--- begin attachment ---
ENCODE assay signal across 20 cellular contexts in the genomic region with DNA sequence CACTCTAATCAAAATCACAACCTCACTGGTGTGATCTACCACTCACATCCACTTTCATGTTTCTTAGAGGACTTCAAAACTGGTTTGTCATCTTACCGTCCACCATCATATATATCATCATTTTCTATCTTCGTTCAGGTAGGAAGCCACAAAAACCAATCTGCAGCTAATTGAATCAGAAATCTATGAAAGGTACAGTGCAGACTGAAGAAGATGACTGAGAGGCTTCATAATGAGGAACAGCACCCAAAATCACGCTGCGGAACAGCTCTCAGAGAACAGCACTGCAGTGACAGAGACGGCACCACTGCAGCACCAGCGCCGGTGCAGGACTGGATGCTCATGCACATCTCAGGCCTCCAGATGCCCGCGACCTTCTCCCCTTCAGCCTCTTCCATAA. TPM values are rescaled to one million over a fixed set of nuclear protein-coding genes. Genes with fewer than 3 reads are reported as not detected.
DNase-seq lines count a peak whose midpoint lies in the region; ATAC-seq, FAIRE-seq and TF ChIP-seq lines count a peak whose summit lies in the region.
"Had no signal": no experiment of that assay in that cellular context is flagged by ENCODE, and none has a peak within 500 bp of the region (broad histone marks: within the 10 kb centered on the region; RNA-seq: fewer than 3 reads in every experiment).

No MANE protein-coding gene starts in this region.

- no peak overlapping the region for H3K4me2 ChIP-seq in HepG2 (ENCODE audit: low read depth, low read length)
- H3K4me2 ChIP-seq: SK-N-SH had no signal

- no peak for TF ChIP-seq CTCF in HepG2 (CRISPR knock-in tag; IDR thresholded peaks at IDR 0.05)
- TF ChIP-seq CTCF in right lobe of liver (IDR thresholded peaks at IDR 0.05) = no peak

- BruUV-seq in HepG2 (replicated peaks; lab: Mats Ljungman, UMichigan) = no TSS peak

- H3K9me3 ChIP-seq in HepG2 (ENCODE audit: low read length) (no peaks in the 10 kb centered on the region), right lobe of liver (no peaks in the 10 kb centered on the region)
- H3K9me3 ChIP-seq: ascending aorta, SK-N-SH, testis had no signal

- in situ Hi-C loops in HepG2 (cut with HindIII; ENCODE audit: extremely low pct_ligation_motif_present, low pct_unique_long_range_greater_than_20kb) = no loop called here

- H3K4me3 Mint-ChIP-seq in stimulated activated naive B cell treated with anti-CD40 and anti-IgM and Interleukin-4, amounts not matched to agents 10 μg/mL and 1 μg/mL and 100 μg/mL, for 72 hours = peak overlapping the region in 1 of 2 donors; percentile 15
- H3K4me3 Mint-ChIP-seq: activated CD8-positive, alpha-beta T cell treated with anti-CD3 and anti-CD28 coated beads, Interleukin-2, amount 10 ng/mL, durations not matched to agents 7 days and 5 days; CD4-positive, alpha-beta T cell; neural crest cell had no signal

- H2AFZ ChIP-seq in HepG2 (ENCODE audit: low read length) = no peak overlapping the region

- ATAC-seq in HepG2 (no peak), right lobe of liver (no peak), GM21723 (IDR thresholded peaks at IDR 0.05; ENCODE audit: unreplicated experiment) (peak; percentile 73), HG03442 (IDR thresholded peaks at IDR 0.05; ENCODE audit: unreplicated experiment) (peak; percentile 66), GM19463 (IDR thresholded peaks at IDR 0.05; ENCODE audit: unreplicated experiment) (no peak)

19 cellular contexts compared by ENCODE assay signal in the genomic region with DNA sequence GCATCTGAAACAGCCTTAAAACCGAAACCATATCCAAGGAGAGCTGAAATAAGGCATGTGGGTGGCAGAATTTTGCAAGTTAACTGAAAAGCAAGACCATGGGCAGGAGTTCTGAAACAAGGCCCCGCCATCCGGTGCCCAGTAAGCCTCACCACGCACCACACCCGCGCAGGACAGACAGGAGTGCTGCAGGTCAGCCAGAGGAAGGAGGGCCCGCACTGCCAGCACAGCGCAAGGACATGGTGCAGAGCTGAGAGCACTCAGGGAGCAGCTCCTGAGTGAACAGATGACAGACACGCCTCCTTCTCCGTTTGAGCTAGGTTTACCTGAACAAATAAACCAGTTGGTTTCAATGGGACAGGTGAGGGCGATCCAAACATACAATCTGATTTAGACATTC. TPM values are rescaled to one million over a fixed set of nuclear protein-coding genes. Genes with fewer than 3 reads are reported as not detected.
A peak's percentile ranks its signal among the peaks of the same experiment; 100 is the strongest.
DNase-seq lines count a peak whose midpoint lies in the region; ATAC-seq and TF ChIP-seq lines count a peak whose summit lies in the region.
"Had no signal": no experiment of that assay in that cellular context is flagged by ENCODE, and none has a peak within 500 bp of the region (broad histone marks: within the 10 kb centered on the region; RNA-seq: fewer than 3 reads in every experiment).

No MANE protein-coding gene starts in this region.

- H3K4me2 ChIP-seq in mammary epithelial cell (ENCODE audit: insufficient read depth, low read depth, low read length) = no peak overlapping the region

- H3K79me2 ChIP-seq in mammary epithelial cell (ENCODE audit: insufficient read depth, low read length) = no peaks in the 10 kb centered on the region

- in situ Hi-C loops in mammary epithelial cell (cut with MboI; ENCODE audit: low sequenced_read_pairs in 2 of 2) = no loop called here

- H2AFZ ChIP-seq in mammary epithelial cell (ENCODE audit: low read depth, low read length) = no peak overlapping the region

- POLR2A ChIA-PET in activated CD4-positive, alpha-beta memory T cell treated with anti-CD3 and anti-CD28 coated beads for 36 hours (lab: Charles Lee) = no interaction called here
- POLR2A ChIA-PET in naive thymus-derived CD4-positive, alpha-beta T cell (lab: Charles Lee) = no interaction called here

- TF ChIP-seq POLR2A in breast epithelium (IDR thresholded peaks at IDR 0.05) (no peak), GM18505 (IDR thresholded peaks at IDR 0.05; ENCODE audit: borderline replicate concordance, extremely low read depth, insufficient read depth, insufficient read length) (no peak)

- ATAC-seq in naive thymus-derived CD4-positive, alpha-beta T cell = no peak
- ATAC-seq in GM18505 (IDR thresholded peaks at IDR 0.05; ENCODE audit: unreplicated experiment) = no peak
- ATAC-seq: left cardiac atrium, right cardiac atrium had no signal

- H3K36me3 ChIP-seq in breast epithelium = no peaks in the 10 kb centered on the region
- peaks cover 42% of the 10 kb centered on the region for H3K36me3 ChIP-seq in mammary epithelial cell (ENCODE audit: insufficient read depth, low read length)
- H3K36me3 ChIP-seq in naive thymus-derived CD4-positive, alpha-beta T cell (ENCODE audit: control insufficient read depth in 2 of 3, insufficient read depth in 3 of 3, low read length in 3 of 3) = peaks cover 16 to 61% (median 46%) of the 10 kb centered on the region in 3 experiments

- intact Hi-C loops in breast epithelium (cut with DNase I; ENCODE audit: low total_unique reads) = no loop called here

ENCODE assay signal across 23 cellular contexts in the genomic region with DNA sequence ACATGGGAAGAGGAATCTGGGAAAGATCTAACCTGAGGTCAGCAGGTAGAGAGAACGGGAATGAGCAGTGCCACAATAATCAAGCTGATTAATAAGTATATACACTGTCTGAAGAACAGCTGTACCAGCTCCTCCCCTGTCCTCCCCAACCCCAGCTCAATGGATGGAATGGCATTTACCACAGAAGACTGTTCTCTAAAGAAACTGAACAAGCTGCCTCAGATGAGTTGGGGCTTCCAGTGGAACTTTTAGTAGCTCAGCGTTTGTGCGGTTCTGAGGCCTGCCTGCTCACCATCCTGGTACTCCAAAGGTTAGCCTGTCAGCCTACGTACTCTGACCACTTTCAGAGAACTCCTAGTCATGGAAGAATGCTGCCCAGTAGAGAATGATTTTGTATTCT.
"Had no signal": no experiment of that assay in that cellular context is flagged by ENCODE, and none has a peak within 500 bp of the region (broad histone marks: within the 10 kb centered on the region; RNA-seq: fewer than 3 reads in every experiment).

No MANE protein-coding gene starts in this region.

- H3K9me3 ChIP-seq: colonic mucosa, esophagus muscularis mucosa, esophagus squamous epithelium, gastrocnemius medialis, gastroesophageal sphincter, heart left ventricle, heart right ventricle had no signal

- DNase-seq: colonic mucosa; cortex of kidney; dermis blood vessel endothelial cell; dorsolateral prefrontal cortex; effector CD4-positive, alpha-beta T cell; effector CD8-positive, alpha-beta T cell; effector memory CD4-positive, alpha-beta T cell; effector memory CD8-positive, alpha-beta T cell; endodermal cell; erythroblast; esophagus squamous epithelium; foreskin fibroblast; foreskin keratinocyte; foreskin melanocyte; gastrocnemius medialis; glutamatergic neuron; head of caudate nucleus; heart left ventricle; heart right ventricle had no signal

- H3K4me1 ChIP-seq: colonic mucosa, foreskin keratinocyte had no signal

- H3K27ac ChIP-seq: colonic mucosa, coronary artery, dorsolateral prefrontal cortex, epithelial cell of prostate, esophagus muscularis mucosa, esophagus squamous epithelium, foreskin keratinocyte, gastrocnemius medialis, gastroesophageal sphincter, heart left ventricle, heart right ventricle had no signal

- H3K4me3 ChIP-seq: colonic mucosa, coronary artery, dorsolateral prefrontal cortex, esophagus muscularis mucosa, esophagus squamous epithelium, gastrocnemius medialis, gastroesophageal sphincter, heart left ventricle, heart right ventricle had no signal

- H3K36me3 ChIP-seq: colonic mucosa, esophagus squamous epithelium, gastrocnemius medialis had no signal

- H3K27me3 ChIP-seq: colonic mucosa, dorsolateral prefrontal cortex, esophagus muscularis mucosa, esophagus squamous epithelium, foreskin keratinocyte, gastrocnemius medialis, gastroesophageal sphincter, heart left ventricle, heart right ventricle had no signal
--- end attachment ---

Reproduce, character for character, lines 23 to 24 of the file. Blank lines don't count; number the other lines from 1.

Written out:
- H3K79me2 ChIP-seq in mammary epithelial cell (ENCODE audit: insufficient read depth, low read length) = no peaks in the 10 kb centered on the region

- in situ Hi-C loops in mammary epithelial cell (cut with MboI; ENCODE audit: low sequenced_read_pairs in 2 of 2) = no loop called here